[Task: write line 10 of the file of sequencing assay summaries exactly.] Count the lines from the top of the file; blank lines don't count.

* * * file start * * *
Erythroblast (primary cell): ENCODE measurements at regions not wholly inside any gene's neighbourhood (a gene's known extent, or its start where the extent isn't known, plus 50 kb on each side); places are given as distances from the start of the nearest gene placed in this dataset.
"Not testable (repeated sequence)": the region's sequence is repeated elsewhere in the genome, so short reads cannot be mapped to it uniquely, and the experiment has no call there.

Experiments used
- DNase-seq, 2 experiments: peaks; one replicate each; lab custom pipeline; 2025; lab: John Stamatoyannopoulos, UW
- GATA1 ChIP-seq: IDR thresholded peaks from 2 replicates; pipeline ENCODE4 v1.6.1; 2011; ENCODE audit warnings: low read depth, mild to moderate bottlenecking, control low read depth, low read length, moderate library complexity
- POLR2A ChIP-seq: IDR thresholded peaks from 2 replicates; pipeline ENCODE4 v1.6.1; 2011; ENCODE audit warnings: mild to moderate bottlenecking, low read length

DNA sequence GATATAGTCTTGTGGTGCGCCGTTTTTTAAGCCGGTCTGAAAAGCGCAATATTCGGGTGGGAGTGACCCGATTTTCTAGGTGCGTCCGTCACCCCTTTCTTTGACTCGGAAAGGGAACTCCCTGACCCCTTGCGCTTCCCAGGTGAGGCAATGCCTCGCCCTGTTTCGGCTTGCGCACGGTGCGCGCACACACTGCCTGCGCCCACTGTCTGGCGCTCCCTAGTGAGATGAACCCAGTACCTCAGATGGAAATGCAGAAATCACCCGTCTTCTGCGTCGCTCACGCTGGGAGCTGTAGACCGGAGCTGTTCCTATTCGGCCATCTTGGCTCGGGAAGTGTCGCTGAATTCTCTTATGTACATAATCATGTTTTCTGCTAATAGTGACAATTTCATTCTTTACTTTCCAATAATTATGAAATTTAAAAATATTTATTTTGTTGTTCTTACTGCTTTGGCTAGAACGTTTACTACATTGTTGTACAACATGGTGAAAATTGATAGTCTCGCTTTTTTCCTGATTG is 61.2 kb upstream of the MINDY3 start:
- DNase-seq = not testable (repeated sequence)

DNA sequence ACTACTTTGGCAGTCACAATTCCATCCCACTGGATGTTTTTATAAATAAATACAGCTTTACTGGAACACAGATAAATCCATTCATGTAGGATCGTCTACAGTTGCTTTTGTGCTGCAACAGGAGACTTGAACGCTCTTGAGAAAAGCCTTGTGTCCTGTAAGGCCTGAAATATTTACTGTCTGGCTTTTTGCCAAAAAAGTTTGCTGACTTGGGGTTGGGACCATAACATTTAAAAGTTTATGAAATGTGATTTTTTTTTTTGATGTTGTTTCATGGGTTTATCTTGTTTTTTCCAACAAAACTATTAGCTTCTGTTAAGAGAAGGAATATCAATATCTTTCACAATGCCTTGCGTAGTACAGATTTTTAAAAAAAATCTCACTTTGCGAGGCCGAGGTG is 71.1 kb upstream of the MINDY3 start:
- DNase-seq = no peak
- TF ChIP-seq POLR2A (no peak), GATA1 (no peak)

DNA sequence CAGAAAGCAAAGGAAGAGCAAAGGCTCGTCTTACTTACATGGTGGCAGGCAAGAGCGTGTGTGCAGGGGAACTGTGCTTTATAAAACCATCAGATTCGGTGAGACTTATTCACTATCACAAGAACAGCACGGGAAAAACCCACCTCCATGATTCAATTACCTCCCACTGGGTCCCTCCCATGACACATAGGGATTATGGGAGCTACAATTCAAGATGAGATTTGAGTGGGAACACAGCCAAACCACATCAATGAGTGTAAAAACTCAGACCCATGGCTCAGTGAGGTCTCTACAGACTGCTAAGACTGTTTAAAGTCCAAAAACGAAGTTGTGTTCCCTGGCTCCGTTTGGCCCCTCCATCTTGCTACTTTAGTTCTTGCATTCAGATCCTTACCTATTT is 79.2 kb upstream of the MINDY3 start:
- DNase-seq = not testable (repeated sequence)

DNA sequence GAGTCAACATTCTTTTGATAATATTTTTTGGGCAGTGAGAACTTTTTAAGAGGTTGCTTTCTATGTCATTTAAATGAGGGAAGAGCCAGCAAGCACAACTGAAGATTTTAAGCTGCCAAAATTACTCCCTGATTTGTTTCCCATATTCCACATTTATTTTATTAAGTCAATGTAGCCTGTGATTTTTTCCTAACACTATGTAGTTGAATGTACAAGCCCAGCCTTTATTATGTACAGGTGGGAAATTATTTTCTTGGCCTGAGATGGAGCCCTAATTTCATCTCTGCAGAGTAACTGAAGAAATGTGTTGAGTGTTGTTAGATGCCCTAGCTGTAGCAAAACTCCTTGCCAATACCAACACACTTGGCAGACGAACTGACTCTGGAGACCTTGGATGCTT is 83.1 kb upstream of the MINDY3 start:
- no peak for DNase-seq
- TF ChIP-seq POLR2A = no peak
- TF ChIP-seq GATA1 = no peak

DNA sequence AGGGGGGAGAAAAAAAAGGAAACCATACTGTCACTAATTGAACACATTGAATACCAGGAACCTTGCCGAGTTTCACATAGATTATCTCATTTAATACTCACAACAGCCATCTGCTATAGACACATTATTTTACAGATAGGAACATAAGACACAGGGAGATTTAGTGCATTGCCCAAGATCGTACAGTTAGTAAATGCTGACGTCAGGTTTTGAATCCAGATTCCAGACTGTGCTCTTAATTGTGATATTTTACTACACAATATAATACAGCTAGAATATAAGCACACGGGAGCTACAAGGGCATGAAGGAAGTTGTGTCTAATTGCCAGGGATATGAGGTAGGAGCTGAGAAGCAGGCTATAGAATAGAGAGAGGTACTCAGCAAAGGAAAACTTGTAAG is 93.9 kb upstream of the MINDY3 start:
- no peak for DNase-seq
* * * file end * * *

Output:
- DNase-seq = no peak